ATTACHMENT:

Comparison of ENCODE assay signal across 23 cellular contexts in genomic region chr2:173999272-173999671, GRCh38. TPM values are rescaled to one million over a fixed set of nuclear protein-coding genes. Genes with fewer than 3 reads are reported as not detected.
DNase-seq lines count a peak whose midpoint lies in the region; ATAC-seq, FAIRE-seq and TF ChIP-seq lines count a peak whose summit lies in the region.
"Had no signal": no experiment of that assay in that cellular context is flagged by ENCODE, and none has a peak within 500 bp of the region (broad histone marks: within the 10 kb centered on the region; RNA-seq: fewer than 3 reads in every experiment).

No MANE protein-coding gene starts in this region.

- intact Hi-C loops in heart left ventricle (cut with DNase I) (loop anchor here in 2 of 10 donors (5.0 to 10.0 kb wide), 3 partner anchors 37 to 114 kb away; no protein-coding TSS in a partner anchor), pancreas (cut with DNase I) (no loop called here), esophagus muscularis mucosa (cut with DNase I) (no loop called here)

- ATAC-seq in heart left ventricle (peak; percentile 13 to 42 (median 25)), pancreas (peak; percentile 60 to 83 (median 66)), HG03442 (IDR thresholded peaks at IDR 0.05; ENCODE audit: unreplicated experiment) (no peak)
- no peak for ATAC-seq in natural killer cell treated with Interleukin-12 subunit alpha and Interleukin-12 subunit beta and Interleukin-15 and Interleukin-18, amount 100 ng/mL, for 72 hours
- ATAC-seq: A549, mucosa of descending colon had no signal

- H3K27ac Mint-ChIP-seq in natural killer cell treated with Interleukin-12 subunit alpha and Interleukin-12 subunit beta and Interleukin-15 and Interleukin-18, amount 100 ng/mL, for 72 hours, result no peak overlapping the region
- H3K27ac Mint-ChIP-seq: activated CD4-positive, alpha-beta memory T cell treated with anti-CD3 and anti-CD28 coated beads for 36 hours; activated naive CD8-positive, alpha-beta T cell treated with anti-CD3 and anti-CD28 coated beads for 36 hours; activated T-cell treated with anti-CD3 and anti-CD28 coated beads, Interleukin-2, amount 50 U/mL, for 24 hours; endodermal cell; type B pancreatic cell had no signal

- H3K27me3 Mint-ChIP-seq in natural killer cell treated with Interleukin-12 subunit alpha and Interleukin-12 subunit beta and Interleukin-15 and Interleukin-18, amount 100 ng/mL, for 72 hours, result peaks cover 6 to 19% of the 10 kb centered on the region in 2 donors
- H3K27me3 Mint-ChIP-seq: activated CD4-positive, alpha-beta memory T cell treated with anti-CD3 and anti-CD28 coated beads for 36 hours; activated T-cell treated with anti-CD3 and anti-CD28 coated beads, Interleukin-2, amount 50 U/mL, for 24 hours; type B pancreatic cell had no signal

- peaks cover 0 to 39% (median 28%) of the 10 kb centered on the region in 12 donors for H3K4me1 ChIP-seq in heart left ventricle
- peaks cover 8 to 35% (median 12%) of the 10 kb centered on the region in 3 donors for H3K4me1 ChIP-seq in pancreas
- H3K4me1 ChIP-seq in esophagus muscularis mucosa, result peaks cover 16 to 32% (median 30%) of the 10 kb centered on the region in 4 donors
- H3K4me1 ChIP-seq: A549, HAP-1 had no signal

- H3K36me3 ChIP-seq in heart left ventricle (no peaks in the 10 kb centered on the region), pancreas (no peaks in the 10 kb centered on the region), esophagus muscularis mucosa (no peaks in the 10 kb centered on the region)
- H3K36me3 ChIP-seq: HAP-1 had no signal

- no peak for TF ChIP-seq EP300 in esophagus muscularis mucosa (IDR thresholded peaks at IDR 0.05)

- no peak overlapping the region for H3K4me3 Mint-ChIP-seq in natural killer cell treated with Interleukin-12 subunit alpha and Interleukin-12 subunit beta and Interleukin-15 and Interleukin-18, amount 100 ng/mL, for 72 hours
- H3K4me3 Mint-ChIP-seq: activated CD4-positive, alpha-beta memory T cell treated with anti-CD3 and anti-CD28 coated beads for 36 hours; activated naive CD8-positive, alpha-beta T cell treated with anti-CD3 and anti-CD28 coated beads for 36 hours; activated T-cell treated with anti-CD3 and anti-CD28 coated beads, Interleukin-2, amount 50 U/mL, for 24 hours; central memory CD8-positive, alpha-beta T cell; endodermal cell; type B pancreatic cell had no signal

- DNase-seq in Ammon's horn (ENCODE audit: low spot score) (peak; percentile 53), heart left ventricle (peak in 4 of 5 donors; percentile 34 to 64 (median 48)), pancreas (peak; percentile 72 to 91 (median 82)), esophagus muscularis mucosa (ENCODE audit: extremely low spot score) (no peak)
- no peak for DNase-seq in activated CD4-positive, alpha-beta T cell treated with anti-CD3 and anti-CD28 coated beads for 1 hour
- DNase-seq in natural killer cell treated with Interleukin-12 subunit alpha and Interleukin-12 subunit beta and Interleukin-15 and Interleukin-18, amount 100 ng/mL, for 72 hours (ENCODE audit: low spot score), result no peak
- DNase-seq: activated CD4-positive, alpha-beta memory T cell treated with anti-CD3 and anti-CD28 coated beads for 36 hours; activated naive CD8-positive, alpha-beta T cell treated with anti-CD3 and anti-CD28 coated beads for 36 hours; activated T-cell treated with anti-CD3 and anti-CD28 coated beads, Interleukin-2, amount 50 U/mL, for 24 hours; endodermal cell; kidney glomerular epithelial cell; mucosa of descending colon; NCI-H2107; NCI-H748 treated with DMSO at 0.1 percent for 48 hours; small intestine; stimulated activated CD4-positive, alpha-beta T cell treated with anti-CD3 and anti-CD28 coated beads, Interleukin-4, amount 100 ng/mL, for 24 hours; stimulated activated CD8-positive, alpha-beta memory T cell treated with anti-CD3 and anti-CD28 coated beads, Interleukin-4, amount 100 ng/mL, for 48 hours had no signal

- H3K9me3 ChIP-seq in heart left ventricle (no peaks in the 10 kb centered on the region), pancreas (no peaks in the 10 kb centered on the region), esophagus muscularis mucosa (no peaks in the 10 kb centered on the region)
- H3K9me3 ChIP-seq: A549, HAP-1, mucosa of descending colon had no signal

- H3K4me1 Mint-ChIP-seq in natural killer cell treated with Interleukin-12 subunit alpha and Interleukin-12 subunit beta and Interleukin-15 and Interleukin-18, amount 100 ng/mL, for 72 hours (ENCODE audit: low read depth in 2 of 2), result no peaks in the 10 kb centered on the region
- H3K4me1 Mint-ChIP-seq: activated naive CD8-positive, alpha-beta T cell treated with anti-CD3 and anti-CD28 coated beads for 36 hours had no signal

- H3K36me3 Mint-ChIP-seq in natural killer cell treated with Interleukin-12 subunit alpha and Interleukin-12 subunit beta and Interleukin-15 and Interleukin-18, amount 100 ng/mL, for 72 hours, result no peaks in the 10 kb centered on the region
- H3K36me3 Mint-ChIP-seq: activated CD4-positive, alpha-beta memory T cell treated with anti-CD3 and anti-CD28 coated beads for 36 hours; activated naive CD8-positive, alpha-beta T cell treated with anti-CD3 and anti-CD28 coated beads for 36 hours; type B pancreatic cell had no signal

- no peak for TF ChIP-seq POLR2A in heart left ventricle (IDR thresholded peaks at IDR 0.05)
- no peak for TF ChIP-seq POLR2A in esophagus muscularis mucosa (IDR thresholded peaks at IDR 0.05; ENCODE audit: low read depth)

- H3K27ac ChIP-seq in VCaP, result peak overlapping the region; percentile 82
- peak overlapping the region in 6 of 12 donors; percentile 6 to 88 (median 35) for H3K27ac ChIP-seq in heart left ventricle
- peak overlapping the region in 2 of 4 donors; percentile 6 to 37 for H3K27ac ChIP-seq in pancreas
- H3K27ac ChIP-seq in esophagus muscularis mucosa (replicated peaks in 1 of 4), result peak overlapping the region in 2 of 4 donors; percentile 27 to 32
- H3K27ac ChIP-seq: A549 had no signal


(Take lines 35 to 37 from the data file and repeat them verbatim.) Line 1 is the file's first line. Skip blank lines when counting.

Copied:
- peak overlapping the region in 6 of 12 donors; percentile 6 to 88 (median 35) for H3K27ac ChIP-seq in heart left ventricle
- peak overlapping the region in 2 of 4 donors; percentile 6 to 37 for H3K27ac ChIP-seq in pancreas
- H3K27ac ChIP-seq in esophagus muscularis mucosa (replicated peaks in 1 of 4), result peak overlapping the region in 2 of 4 donors; percentile 27 to 32